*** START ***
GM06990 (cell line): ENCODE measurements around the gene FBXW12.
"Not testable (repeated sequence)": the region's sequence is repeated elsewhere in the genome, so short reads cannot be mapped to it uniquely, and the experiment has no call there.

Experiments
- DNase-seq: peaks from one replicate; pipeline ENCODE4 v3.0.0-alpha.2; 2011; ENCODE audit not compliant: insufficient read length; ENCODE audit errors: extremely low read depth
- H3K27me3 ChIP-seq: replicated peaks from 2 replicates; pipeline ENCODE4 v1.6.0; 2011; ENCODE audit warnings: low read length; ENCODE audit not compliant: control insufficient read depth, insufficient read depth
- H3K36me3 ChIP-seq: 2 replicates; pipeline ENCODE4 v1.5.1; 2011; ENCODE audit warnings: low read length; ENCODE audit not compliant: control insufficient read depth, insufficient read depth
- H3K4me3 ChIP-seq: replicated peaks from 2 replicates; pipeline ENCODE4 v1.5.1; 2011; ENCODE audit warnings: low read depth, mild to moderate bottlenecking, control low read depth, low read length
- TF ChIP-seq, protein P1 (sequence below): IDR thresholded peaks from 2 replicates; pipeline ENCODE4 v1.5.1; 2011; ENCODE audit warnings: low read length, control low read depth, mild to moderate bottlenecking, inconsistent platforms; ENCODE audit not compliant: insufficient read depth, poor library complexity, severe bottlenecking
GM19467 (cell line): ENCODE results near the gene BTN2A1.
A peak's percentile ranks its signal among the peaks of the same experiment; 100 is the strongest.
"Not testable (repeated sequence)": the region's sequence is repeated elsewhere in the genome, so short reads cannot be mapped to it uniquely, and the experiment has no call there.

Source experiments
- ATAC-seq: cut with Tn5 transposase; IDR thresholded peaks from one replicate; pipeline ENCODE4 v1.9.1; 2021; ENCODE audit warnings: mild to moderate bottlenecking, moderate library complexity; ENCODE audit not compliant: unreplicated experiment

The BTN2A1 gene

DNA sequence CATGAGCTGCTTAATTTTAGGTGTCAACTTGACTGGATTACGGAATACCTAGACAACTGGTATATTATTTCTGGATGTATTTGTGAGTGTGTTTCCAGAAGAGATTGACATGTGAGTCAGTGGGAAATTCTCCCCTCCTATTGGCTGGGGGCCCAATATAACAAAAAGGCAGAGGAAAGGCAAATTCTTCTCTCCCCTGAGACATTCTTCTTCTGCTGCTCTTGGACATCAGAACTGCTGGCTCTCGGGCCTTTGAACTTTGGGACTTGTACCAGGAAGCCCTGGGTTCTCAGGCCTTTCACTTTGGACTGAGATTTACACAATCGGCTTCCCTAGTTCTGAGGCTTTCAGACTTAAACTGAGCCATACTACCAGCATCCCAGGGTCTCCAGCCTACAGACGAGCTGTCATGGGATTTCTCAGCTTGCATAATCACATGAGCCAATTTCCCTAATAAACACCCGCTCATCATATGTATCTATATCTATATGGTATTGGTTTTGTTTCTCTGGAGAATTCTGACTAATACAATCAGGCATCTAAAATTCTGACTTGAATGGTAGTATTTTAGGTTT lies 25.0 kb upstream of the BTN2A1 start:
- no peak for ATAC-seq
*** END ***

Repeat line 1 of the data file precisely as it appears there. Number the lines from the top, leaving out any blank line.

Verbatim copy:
GM06990 (cell line): ENCODE measurements around the gene FBXW12.